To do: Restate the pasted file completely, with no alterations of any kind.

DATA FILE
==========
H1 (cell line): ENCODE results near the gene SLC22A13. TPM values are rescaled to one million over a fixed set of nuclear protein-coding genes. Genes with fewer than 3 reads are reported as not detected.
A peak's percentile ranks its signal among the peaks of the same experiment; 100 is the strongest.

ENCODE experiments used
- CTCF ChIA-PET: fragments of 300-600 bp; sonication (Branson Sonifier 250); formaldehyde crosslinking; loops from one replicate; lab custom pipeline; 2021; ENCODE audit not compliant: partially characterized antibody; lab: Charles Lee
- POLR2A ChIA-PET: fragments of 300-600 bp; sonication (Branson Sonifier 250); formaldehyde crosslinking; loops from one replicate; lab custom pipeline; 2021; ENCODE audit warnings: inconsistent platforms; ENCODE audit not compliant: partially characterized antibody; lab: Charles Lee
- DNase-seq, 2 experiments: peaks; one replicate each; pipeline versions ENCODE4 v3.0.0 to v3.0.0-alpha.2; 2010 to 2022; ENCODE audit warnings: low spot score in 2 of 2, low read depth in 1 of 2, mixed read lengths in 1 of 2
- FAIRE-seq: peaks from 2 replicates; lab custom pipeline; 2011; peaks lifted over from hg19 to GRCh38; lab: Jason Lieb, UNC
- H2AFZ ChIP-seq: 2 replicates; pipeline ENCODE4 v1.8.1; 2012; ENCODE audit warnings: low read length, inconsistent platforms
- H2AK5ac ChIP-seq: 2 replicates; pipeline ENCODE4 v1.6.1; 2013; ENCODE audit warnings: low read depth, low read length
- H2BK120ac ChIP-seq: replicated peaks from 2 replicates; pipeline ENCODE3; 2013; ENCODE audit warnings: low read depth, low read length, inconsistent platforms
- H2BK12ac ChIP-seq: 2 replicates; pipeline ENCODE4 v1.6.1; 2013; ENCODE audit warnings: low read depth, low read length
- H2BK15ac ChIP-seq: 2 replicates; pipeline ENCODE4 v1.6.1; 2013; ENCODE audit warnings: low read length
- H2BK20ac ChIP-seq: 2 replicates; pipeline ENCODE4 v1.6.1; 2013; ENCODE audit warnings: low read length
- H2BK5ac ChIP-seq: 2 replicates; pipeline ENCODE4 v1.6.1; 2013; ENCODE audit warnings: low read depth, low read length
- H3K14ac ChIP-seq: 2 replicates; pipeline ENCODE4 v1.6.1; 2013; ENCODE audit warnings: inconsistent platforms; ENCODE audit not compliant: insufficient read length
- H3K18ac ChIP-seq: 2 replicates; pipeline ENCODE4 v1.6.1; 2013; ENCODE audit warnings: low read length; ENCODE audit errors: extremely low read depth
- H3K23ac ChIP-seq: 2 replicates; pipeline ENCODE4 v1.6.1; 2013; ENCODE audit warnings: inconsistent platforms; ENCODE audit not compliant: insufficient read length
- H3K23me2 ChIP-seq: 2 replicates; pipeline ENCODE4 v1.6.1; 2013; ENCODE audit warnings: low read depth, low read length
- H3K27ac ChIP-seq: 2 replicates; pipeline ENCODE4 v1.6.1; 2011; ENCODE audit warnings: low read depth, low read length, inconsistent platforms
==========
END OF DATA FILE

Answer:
H1 (cell line): ENCODE results near the gene SLC22A13. TPM values are rescaled to one million over a fixed set of nuclear protein-coding genes. Genes with fewer than 3 reads are reported as not detected.
A peak's percentile ranks its signal among the peaks of the same experiment; 100 is the strongest.

ENCODE experiments used
- CTCF ChIA-PET: fragments of 300-600 bp; sonication (Branson Sonifier 250); formaldehyde crosslinking; loops from one replicate; lab custom pipeline; 2021; ENCODE audit not compliant: partially characterized antibody; lab: Charles Lee
- POLR2A ChIA-PET: fragments of 300-600 bp; sonication (Branson Sonifier 250); formaldehyde crosslinking; loops from one replicate; lab custom pipeline; 2021; ENCODE audit warnings: inconsistent platforms; ENCODE audit not compliant: partially characterized antibody; lab: Charles Lee
- DNase-seq, 2 experiments: peaks; one replicate each; pipeline versions ENCODE4 v3.0.0 to v3.0.0-alpha.2; 2010 to 2022; ENCODE audit warnings: low spot score in 2 of 2, low read depth in 1 of 2, mixed read lengths in 1 of 2
- FAIRE-seq: peaks from 2 replicates; lab custom pipeline; 2011; peaks lifted over from hg19 to GRCh38; lab: Jason Lieb, UNC
- H2AFZ ChIP-seq: 2 replicates; pipeline ENCODE4 v1.8.1; 2012; ENCODE audit warnings: low read length, inconsistent platforms
- H2AK5ac ChIP-seq: 2 replicates; pipeline ENCODE4 v1.6.1; 2013; ENCODE audit warnings: low read depth, low read length
- H2BK120ac ChIP-seq: replicated peaks from 2 replicates; pipeline ENCODE3; 2013; ENCODE audit warnings: low read depth, low read length, inconsistent platforms
- H2BK12ac ChIP-seq: 2 replicates; pipeline ENCODE4 v1.6.1; 2013; ENCODE audit warnings: low read depth, low read length
- H2BK15ac ChIP-seq: 2 replicates; pipeline ENCODE4 v1.6.1; 2013; ENCODE audit warnings: low read length
- H2BK20ac ChIP-seq: 2 replicates; pipeline ENCODE4 v1.6.1; 2013; ENCODE audit warnings: low read length
- H2BK5ac ChIP-seq: 2 replicates; pipeline ENCODE4 v1.6.1; 2013; ENCODE audit warnings: low read depth, low read length
- H3K14ac ChIP-seq: 2 replicates; pipeline ENCODE4 v1.6.1; 2013; ENCODE audit warnings: inconsistent platforms; ENCODE audit not compliant: insufficient read length
- H3K18ac ChIP-seq: 2 replicates; pipeline ENCODE4 v1.6.1; 2013; ENCODE audit warnings: low read length; ENCODE audit errors: extremely low read depth
- H3K23ac ChIP-seq: 2 replicates; pipeline ENCODE4 v1.6.1; 2013; ENCODE audit warnings: inconsistent platforms; ENCODE audit not compliant: insufficient read length
- H3K23me2 ChIP-seq: 2 replicates; pipeline ENCODE4 v1.6.1; 2013; ENCODE audit warnings: low read depth, low read length
- H3K27ac ChIP-seq: 2 replicates; pipeline ENCODE4 v1.6.1; 2011; ENCODE audit warnings: low read depth, low read length, inconsistent platforms